Epilepsy is a serious neurological disorder characterized by involuntary contractions of muscles due to abnormal behavior of electrical signals in the brain. The condition can be mild and well-tolerated and quite responsive to standard treatment. However, epilepsy is sometimes severe, interferes with everyday activities when symptoms cannot be brought under control with the available medications.
The disorder can be classified according to the type of seizures patients experience. The basic classification of seizures includes two types, partial and generalized seizures. Unlike partial seizures that affect only small parts of the brain, generalized form of the disease develops due to the spread of the abnormal electrical signals to wide portions of the brain.
Seizures in Epilepsy
Seizure are the main signs of epilepsy. Except from the basic classification, scientist have divided seizures into 40 different types which are generally defined according to the affected brain area. Even though sometimes there are several types of seizures a person is suffering from, the disease mostly follows one pattern and a consistent set of symptoms.
Generalized seizures are more complex and cause greater damage to the person compared to partial (focal) seizures. The attack of generalized seizures is almost always accompanied by complete loss of consciousness which is regain afterwards. This type of seizures has its own subtypes, so there are absences, myoclonic jerks, clonic seizures, atonic seizures, tonic seizures and tonic-clonic seizures.
Absence seizures are specific because they cause no typical muscle contractions. They are frequently reported among children who during the attack lose awareness of their surrounding for approximately 20 seconds. The person may stare without additional response or there are eye flutters. One may also smack his/her lips. There is no memory of the attack and as soon it is over the affected individual continues doing what he/she started prior to the attack. Absence seizures may repeat and interfere with the child's performance at school.
The next subtype are myoclonic jerks. These cause twitching of certain body parts, mostly the upper or lower extremities. The affected body part looks as if it has received an electric shock. There is no loss of consciousness. Myoclonic jerks usually occur soon after waking up, may be isolated or occur in a combination with other subtypes of generalized seizures.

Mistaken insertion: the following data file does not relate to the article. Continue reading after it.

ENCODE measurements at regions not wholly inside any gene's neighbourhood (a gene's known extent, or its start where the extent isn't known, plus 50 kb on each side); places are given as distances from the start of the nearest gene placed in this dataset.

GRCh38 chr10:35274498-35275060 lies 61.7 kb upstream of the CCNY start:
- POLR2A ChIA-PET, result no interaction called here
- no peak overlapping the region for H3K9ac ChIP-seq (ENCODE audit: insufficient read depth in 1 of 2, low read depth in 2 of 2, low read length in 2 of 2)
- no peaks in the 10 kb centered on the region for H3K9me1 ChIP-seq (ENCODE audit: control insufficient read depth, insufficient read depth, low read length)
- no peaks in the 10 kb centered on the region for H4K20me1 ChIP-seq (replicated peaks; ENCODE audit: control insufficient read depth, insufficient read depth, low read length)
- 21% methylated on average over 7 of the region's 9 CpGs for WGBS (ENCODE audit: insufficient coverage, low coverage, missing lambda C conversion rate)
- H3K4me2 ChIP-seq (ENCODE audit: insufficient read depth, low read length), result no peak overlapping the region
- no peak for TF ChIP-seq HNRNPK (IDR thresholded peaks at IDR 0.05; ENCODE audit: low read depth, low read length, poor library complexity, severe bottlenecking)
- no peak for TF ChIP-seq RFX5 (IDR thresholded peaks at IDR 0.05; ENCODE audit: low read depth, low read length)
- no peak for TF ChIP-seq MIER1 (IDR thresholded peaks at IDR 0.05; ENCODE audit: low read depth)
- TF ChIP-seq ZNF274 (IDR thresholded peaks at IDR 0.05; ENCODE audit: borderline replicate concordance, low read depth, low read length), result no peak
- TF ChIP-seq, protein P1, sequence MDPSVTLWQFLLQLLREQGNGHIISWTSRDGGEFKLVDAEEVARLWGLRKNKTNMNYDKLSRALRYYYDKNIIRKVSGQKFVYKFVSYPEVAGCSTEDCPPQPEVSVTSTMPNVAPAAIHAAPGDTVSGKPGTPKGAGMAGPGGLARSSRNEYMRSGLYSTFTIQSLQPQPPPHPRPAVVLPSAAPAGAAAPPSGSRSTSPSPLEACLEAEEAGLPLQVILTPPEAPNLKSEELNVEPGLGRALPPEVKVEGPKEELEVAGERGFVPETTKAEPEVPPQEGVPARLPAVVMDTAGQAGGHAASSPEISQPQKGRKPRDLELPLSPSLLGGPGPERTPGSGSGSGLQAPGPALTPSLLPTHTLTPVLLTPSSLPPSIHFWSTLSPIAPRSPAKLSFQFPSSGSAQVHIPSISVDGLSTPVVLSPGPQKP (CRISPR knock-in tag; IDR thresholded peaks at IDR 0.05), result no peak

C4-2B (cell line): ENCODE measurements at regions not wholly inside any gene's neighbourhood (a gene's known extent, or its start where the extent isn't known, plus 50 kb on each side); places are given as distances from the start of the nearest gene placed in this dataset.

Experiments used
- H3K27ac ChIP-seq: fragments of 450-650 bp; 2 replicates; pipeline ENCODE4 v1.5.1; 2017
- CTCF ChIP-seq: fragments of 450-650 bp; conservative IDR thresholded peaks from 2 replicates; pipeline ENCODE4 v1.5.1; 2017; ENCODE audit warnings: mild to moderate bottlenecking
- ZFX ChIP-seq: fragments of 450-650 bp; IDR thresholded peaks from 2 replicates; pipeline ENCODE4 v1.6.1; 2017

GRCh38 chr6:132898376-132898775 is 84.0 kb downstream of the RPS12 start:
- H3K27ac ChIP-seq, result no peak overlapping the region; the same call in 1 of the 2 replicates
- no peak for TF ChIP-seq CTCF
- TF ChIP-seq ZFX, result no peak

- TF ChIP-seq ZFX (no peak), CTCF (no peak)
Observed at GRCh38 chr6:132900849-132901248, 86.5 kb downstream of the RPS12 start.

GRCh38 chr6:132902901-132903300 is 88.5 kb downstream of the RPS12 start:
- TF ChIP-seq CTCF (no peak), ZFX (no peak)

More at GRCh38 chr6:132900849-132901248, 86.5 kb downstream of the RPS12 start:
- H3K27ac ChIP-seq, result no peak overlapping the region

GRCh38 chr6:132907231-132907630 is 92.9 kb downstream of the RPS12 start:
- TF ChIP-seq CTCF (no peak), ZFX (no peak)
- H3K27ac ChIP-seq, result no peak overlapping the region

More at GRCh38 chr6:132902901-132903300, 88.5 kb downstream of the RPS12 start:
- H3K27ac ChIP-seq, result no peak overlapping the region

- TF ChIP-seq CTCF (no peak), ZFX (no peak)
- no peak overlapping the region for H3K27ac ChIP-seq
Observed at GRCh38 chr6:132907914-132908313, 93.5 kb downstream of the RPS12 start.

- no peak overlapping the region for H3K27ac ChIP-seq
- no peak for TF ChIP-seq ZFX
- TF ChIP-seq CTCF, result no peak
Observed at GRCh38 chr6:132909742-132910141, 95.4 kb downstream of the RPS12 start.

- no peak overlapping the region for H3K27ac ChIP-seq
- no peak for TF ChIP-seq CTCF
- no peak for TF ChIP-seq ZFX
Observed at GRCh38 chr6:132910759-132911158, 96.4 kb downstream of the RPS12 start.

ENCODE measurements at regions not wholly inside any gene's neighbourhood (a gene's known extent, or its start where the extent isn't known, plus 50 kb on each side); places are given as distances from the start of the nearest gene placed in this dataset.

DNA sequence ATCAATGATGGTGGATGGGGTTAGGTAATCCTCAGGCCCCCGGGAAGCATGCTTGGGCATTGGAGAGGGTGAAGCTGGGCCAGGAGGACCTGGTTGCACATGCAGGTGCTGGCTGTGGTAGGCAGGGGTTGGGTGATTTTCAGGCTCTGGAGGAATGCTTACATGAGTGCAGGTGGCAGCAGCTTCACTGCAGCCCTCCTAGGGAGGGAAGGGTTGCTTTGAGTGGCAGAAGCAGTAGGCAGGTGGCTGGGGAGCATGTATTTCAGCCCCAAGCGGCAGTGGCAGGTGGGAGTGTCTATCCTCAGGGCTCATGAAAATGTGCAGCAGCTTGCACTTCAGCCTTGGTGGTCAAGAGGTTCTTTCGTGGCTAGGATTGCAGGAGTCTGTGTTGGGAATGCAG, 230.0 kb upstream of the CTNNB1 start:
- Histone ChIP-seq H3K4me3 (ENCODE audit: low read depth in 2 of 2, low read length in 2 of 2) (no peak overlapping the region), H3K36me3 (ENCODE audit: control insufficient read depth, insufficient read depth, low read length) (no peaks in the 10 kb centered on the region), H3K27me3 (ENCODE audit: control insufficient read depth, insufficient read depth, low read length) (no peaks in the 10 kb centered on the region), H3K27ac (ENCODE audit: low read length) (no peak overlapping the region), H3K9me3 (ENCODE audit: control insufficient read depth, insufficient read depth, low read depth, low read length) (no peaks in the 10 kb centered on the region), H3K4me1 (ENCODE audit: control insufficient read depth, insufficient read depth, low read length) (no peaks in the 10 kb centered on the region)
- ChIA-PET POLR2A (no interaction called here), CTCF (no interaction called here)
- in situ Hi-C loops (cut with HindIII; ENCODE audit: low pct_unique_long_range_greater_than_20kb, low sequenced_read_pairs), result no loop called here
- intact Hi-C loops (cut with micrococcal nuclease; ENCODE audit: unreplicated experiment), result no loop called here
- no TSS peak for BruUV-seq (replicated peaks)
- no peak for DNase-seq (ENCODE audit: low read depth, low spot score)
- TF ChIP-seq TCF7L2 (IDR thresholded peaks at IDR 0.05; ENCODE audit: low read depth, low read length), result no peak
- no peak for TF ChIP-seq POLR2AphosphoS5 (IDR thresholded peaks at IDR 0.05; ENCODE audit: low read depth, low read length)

Furthermore, we have clonic seizures. They are similar to myoclonic jerks but generally last much longer and may be accompanied by loss of consciousness.
Atonic seizures are specific because there is no contraction of the affected muscles. Instead they relax so a person might suddenly fall and hurt him/herself. Most individuals suffering from atonic seizures are prone to facial injuries.
On the other hand, when one is dealing with tonic seizures, another type of generalized seizures, his/her muscles become stiff and also interfere with the balance, causing falls. In this case injuries usually affect the back of the head.
And finally, there are tonic-clonic seizures. As their name suggests these seizures represent a combination of tonic and clonic seizures. Patient's body becomes stiff and there is additional muscle twitching. The attack goes through two stages. There is loss of consciousness and most patents lose the control over their bladder and wet themselves. Even though in the majority of cases tonic-clonic seizures last between 1 and 3 minutes, they may linger and sometimes even progress into status epileptic, a medical emergency and life-threatening neurologic disorder when seizures cannot be easily brought under control and may cause severe damage to the brain. It is estimated that around 60% of all patients suffering from epilepsy actually experience tonic-clonic seizures.
In the end, auras are one of potential characteristics of generalized seizures. Namely, patients may get a distinctive feeling or experience warning signs of the forthcoming attack.
What are Focal Seizures?
Focal or partial seizures are a type of seizures characterized by abnormal electrical activity that remains in a limited area of the brain.
Similarly to generalized seizures focal seizures are additionally classified into a couple of subtypes. During simple partial seizures patients remain conscious throughout the entire attack while when complex partial seizures occur, they usually lose their sense of awareness and simple cannot remember the attack.
Most patients with simple partial seizures experience changes in the appearance of the observed objects. They additionally experience changes in taste, smell or sometimes sound. One more characteristic of simple partial seizures is déjà vu, the feeling that one has already witnessed/experienced the current situation. Additional symptoms include a tingling sensation, a sudden intense emotion, stiffness of muscle of the extremities or the face and twitching affecting one side of the body.
Complex partial seizures, on the other hand, cause lips smacking, hand rubbing, making random noises and uncontrollable moving the arms around. Furthermore, patients may pick at clothes or fiddle with object during the attack. Abnormal posture and repeated chewing/swallowing although there is no food in the mouth are two more characteristics of complex partial seizures.
And finally, according to certain data complex partial seizures affect 2 out of 10 individuals suffering from epilepsy.